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Quinault tribal member Tyson Johnston doesn’t just want a seat at the table for his tribe — he wants a hand in building it.

That’s the goal behind Toptana Technologies, a new tribal enterprise based in Tahola, Washington, spun out beneath the Quinault Indian Nation. The company’s chief project is a cable landing station serving as a nexus for subsea cabling used to bring rural communities online.

The Tribe plans to bridge the nearby Interstate 5 corridor with a new fiber optic network that will offer super-fast connections between the region’s coastal communities and potential Asia-Pacific and Oceanic partners.

The cable landing station — and the new fiber network it will support — will give the Quinault sovereignty over their own internet capabilities, while providing support for both tribal and non-tribal residents in getting online in an increasingly connected world, Johnston said.

Johnston spoke with Tribal Business News to discuss the particulars of the project, what’s ahead for the landing station and network, and what kind of impact the Tribe hopes to make with its investments and development. 

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How did Toptana happen? What inspired the Tribe to build out a cable landing station and a company to manage it?

This initiative was really born out of the Tribes’ evolution itself. We've been struggling with the digital divide at the Quinault Tribe, just like most of Indian Country is. At the time I was the nation's vice president after serving on council for 10 years. When we hit the pandemic a few years ago, it just kind of emphasized the need for greater technology infrastructure - we weren't able to provide proper health care instances with our elders with chronic health conditions, our children had to go almost overnight to this fully virtual education option.

Were you prepared for that transition?

That was a hard scenario because we couldn't support them. Luckily, before the pandemic really hit hard, we had already been making big investments in our infrastructure, like building out fiber that was on or near the reservation. In places where there's not really any on the reservation, but that backbone stops just short of the reservation, we invested several millions of dollars to connect our population center to some of the fiber networks that are available in our area.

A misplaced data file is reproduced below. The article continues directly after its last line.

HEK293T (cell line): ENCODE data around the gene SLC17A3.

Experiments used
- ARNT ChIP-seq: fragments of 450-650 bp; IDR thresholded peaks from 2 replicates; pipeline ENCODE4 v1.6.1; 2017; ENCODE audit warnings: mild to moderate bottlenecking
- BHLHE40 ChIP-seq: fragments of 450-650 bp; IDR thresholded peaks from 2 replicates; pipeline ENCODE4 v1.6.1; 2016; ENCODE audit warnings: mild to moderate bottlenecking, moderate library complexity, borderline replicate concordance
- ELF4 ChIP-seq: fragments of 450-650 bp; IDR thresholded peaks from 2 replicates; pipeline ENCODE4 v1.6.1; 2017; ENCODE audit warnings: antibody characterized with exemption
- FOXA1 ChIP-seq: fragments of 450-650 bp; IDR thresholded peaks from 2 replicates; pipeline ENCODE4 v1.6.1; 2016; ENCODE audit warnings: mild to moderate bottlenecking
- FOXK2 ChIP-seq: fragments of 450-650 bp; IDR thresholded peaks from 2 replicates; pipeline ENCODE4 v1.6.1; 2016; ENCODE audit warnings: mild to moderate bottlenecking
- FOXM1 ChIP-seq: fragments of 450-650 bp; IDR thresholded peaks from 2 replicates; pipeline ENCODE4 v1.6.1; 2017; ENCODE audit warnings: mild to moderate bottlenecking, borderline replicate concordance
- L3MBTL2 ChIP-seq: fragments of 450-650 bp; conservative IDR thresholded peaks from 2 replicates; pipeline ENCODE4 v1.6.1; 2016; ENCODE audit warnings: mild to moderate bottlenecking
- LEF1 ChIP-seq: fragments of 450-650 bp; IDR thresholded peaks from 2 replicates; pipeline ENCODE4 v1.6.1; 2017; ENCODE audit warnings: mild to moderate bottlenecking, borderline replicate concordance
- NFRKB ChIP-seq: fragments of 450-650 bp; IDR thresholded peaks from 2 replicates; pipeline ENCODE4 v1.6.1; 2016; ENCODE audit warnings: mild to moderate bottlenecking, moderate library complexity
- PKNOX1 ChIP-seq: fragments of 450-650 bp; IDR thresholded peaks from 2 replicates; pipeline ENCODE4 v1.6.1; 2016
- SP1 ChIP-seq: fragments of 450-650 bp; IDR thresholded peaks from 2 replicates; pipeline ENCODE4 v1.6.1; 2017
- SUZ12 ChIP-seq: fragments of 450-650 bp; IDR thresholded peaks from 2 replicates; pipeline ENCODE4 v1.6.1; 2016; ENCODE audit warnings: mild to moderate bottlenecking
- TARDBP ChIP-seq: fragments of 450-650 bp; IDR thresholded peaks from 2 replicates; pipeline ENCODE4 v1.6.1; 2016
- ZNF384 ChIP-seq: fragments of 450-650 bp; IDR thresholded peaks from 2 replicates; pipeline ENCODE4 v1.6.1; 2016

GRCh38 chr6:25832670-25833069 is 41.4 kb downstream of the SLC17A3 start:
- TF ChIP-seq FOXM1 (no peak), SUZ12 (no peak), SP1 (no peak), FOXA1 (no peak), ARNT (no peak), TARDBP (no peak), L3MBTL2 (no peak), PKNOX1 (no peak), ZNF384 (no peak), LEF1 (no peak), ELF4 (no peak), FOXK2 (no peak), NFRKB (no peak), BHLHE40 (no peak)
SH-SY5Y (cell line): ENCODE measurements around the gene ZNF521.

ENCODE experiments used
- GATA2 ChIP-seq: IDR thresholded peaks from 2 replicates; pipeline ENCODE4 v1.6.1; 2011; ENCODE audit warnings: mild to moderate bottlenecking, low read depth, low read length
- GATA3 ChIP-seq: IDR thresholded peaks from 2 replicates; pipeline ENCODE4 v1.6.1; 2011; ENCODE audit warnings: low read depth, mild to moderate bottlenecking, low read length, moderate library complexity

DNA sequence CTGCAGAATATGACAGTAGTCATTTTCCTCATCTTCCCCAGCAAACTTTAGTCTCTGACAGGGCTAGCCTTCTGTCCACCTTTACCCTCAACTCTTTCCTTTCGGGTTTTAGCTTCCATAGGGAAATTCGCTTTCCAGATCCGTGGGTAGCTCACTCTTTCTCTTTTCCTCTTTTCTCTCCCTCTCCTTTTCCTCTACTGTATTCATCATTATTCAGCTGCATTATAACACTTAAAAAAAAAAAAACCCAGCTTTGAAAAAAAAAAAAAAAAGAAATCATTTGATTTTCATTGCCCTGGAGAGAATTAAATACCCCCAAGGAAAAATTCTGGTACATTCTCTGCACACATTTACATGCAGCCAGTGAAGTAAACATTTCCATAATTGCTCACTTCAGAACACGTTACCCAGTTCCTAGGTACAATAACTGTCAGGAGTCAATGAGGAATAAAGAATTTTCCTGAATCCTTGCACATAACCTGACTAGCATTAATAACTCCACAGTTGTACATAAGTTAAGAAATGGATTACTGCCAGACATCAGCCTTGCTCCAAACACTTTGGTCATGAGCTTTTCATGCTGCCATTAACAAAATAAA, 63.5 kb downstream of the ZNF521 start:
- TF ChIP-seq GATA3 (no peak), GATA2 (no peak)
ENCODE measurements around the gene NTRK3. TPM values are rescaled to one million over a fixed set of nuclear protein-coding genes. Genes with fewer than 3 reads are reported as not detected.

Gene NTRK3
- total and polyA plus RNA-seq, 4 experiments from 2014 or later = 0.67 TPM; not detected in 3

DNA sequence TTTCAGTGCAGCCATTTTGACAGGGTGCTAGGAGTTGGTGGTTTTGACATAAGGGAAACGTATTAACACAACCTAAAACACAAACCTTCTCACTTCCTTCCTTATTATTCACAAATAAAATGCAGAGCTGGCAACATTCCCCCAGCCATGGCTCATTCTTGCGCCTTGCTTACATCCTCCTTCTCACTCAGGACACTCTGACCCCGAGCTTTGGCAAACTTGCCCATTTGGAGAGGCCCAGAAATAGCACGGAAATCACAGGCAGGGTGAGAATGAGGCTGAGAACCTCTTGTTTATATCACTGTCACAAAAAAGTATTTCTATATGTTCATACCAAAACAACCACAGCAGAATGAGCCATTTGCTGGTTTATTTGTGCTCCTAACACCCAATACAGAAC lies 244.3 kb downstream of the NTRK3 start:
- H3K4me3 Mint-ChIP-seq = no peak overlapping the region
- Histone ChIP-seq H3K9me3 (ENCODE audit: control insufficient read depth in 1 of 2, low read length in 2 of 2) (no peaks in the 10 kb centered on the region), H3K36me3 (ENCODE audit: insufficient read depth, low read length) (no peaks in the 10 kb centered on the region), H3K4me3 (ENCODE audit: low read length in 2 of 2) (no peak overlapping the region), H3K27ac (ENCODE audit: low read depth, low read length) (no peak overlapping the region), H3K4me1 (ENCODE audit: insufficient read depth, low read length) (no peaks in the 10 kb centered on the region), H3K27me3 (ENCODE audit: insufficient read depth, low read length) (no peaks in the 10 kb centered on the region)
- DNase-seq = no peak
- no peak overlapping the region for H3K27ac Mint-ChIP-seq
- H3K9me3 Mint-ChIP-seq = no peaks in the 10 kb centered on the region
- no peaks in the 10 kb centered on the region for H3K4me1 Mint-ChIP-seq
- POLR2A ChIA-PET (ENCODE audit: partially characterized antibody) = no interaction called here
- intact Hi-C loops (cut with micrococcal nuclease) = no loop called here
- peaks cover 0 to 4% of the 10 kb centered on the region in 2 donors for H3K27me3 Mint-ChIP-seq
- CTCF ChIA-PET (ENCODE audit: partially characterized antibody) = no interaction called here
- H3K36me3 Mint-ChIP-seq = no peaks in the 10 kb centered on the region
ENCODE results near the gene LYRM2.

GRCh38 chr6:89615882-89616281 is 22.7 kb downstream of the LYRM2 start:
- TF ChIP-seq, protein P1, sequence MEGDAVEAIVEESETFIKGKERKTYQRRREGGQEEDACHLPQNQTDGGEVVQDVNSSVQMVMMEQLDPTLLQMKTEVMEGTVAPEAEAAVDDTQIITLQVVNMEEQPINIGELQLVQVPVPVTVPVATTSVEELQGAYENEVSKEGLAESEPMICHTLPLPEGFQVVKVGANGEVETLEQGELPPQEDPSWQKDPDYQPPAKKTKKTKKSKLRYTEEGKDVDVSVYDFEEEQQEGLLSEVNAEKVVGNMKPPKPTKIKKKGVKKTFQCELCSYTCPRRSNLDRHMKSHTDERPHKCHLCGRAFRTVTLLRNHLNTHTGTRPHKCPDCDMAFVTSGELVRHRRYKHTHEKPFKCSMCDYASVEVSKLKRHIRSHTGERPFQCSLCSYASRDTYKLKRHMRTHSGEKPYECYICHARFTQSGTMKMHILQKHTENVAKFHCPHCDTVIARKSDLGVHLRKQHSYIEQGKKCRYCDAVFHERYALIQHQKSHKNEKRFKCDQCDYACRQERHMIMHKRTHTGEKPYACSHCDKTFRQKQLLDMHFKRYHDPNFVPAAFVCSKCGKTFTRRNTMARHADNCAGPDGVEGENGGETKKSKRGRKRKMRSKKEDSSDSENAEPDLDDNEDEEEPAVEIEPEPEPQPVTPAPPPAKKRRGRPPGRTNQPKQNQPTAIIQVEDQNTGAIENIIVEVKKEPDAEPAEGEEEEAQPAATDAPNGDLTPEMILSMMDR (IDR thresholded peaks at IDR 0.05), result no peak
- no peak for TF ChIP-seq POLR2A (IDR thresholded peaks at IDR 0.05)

But that still wasn’t ideal for people outside of those areas, it sounds like.

We started building out these options so we could do basic things like have meetings like this on a Zoom, or make sure our kids could, you know, log into their school and do their assignments and modules. We’ve also been able to offer a microwave option that gives better speed, but still far below the FCC standards.

So how did a cable landing station emerge as the solution?

The Port of Grays Harbor was originally doing a feasibility study to pursue a subsea cable station on one of their properties, but the project couldn’t move forward. We saw this as a potential opportunity as a coastal nation just south of the marine sanctuary, and were thankful to get ntroduced to some of the work that they had already done.

The Tribe could maybe go where other organizations or communities could not?

We’re well-versed in environmental and regulatory laws, and we’re one of four tribes in the country that self-regulate our activities in the ocean – so we had a different opportunity here on our end, and that was really exciting for us because it was a chance for the Tribe to be in the driver’s seat as an owner and operator for this key infrastructure.

We found out through due diligence that there hadn't been any new landings in Washington in over 20 years. We're one of the most southern tribes in the state, so we're out of that marine sanctuary partially, so we just happen to have this great location where that could materialize.

So you had this idea for building infrastructure – what did the final plan look like?

This project has really broken out into four elements. There's a front-haul marine cable connection point that's about three-quarters of a mile out in the ocean that the subsea customers would connect into. Then there's the cable landing station. From the cable landing station, we're developing a backhaul network. It's about 79 miles from Ocean Shores, Washington out to our exit point to the Interstate 5 corridor in Centralia, Washington, and then there's a north-south backhaul terrestrial route that's buried that connects us from our Centralia exit point up to Seattle, Washington, and south down to Hillsboro, Oregon.